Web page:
reprises the spiritual activities of the author prior to the Fall of '71, when
he found himself the sole inhabitant of an island in Washington State.
The author's descriptions of his religious experiences throughout the book
are varied and involve various substances used liberally. The results are
often spectacular, intense, and totally useless. A good example is on page
126, where the author narrates his conversation with a rock.
The central experience, however, is a transcription, in Part Two, of a
series of Heflin's conversations with what he believed to be his Holy Guardian
Angel. Indeed, who are we to dispute? The extremely uneven literary quality
of the book improves somewhat in these sections, and while that is no proof of
anything, it is nevertheless quite clear that it was a profound experience for
The angel's message is pretty much standard New Age fare -- up to a point.
When Heflin's angel begins to give its sex magick teachings then things start
to get really controversial. Dialogue 1 is a very good invocation of his
angel by Heflin:
"My God My God
Fill me flood me
I am all open I am all womb I am you-shaped and expectant a living cup to
drink your holy light come. Fill me my God with your sun cock your moon cock
your sky cock rock cock lion cock eagle cock angel cock man cock. Fuck me my
God until I am a mountain fountain of atomic energy dancing to the music of
the star fire choir. When you come I am the heavenly night full of shooting
stars I am the rainbow arc of shattered light I am your Shakti you are my
The second dialogue is mostly fluff, but with a few good turns of phrase.
For example: "It is not for me to teach you of ecstasy and happiness. Rather
it is for you to express these things to me. If you say 'Lord is this
ecstasy?' I will always reply 'Is it?' But when you say 'Lord, this is
ecstasy!' I will reply 'So be it!'" Dialogue 3 is mush and dialogue 4 is
unintelligible mush. The fifth dialogue has some good advice. Dialogue 6 is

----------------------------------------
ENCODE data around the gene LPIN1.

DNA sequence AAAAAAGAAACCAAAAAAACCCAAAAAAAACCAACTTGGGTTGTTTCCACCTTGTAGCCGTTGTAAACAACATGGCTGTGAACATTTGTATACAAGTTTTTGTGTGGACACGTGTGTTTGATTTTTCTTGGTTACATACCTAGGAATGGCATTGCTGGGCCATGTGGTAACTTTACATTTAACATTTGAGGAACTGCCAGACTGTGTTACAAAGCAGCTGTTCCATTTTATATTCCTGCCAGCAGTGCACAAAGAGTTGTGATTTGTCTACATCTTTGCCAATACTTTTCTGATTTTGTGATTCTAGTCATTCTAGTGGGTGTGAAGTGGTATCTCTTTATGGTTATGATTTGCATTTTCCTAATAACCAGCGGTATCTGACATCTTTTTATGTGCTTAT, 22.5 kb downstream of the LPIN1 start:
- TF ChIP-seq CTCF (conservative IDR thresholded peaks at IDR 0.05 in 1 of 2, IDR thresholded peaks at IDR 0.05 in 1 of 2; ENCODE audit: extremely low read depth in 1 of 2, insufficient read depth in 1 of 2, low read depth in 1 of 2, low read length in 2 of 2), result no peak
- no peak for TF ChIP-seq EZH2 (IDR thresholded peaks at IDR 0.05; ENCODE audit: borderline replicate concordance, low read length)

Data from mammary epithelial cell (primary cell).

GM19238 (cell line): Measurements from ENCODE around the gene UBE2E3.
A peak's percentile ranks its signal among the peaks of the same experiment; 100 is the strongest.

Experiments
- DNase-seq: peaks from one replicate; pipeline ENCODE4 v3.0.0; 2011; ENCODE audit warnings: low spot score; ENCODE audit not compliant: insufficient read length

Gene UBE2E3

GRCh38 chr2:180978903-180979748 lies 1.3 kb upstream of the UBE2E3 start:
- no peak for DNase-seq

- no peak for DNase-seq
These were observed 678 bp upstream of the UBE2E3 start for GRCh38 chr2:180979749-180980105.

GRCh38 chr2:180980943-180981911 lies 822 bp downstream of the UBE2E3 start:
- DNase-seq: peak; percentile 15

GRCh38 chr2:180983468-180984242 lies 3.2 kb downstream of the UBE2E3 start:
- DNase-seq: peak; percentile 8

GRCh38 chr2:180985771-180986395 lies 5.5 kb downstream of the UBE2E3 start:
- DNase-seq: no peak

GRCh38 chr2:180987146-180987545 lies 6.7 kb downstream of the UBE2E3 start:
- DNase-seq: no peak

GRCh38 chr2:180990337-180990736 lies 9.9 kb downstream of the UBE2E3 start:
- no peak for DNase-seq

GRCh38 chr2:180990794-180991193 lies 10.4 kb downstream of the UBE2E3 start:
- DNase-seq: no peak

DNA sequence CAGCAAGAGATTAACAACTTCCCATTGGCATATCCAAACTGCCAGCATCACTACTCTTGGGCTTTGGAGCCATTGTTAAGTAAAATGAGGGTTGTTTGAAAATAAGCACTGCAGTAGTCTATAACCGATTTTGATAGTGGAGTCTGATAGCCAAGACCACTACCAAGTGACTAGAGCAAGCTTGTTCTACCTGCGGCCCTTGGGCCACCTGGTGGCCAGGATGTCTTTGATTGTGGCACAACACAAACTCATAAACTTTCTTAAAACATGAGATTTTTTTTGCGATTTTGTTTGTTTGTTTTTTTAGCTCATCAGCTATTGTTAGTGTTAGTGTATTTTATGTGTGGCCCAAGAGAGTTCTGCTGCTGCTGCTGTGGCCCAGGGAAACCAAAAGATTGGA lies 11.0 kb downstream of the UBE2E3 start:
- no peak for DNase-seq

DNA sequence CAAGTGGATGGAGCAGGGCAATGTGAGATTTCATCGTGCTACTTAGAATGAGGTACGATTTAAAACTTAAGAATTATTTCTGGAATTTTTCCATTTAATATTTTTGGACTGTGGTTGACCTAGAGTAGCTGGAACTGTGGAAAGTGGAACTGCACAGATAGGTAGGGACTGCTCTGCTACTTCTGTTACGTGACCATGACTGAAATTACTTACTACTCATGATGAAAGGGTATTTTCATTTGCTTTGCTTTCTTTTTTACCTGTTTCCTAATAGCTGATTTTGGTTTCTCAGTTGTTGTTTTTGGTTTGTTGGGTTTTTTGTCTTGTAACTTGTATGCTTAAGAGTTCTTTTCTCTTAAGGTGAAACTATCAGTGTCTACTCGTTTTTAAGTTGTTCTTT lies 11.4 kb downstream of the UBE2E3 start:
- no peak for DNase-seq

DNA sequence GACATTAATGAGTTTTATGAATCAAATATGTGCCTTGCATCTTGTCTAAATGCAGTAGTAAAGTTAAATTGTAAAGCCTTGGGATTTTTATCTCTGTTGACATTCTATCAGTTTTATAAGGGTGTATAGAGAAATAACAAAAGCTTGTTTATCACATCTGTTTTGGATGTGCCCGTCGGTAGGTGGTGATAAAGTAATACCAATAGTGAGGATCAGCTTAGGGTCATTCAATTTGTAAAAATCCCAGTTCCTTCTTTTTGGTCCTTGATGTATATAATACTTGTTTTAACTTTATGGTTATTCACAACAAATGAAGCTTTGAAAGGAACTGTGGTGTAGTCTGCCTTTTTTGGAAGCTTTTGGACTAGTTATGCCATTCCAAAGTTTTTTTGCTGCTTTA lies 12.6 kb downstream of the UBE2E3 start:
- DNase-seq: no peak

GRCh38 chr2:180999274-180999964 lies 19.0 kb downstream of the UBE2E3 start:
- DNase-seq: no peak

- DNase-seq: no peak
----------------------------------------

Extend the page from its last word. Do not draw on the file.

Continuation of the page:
a well put attack against the dualism of the Osirian paradigm. Dialogue 7
starts out okay, but turns into mush when God starts to lecture on something
about "duality". Or something. It involves a teacup, but I'm afraid that God
is too incoherent for me to make out what he's trying to say. Maybe he's on
LSD? As below so above. Then, in the 8th and final dialogue the Angel suddenly veers into an amazingly contentious exposition on gender issues in
Magick. Heflin's God begins by stating that humans must overcome the duality
of gender within their psyches, and become androgenous. So far so good,
though Heflin sees this as not merely a spiritual state or metaphor. Now
comes the tricky bit: to achieve this everyone who is not already in a male
body must reincarnate into one and become a homosexual. Why, we might just
perhaps ask? Because the female body doesn't have a Phallus, and it essential
that the enlightened androgene both be able to sexually penetrate and be
This stunningly ignorant, textbook Phallocentric assertion pretty much
downs The Island Dialogues as a useful spiritual text at this point. French
philosophy virtually exists to deconstruct second order sexist texts like this
one. I need merely direct the interested reader to the works of Luce Ingeray
as a good start. I could go on for a few pages more in this vein, but in the
interest of space I will allow my educated readers the pleasure of
articulating their own critique.
Part Three of The Island Dialogues is a commentary on Part Two, and is a
bit of a mess. Heflin rambles badly, and the ideas are vaporous, confused and
badly expressed. I got nothing out of this section.
Part Four is cast as a "letter to an XI° brother" and is the most